Middle East liquidity is facing an increasingly stern test as a range of sovereign and bank issuers tap the market. Not all issuers are getting through unscathed.
Saudi Arabia, Oman, Bahrain, Lebanon and Jordan had all either issued or begun marketing deals by mid-November. On the banking side, National Bank of Oman, Gulf Investment Corporation, International Bank of Qatar and Commercial Bank of Dubai have all been active, with varying degrees of success.
Concerns have grown about the region’s capacity to digest an increasing volume of issuance following the cancellation of a deal from Abu Dhabi Commercial Bank in September. Commercial Bank of Dubai then completed a deal in early November – but that raised as many questions as it answered.
The bond raised $400 million in a deal that placed half of its distribution into the Middle East. But the market had been expecting a benchmark, which generally suggests at least $500 million. Initial price guidance had been “mid-to-low 200bp over mid-swaps”, guidance which then changed from spread to yield with new guidance of “4%”. That ended up being the final yield, equating to about 235 basis points.
That bond followed the cancellation of a deal by Gulf Investment Corp, which finished a five-city global roadshow on November 2, again with expectations (albeit never explicitly stated) of a $500 million deal. Those close to this deal suggest that it could have been completed, but that the issuer was not happy with the price it would have had to pay.
Next off the rank was National Bank of Oman, which, notwithstanding the clear headwinds for conventional issuance, nevertheless pressed ahead with an additional tier one (AT1) deal, eventually raising $300 million through a no-grow Reg S five-year format, priced to yield 7.875%. While some in the market wondered why anyone would attempt a subordinated perpetual deal in the same week that one more mainstream bond had been pulled and another downsized, the leads may have felt there was nothing to be gained by waiting because there was no good reason to expect sentiment to improve.
At the time of writing, International Bank of Qatar was concluding a roadshow for a senior unsecured deal. “Not only is there a drain on Middle Eastern liquidity,” says one banker, “the problem is we already seem to be hitting resistance from international investors to buy paper from the region.”
There is brighter news in the sukuk markets, where Qatar Islamic Bank raised $750 million of five-year Reg S funding on October 20 with a minimum of fuss, paying 2.754%. Bassel Gamal, group CEO of QIB, says the deal attracted more than $1.75 billion in orders. By its own standards, it paid heavily – 135bp over mid-swaps, compared, for example, to 125bp for a similar deal from Dubai Islamic Bank in May despite DIB being rated a notch lower.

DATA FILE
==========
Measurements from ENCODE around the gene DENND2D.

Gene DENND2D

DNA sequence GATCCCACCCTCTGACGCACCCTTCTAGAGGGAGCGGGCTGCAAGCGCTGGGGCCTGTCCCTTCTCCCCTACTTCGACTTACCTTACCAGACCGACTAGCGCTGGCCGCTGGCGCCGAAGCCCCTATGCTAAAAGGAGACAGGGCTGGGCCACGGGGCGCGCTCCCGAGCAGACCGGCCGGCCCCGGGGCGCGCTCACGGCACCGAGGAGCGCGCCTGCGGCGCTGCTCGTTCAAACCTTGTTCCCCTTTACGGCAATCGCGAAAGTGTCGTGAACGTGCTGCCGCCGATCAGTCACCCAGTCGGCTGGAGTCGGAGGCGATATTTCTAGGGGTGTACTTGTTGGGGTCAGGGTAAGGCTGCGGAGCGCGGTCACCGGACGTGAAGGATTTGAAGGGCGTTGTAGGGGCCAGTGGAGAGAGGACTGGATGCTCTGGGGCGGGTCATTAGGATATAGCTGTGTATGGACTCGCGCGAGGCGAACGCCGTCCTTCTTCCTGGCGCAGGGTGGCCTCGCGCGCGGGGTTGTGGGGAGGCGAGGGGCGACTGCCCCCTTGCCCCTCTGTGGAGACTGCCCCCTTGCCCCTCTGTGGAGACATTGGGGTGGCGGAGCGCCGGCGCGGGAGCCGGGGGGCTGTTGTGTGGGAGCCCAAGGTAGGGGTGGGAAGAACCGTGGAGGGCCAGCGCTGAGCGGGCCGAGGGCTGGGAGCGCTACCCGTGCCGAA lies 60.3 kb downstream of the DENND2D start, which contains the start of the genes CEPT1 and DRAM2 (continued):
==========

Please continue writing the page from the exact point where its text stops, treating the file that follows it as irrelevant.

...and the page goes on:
Gamal attributed the deal’s success to “the continued strong support and confidence of international, regional and local investors in the fundamentals of Qatar’s economy, its strong banking sector and Qatar Islamic Bank’s underlying credit quality”, and no doubt there is some truth in that, but perhaps it also demonstrates the role Islamic accounts may play in a time of weak conventional liquidity.
A $500 million sukuk from Saudi Arabia’s Arab Petroleum Investments Corp in October showed continuing appetite for Islamic paper: 80% of was sold in the Middle East. And a $500 million corporate real estate issue from UAE’s Majid Al Futtaim Group was also Islamic: it raised 10-year funds and priced flat to its existing curve.
Albaraka Turk has opted for the sukuk format for its forthcoming Basel III-compliant Reg S tier-two subordinated deal, despite the fact that no such deal has ever been done from Turkey as a sukuk. Saudi Electricity, too, has approval for a dollar sukuk programme of up to $1.5 billion, announced in September.
Sovereigns have, so far, had a relatively easy time; Jordan raised $500 million on November 4, and at the end of October Lebanon raised a $1.6 billion three-tranche Eurobond including a 20-year dollar tranche, its longest ever.
But even with the Lebanon blow-out, not all is as it seems: the notes are part of a voluntary exchange programme for existing bonds, Lebanon’s central bank was responsible for $500 million of the demand, and Lebanon’s vast diaspora and the need for its banks to buy any new government paper tend to distort the behaviour of sovereign bonds. So make no mistake: the Middle East’s liquidity crunch is real, and not about to ease.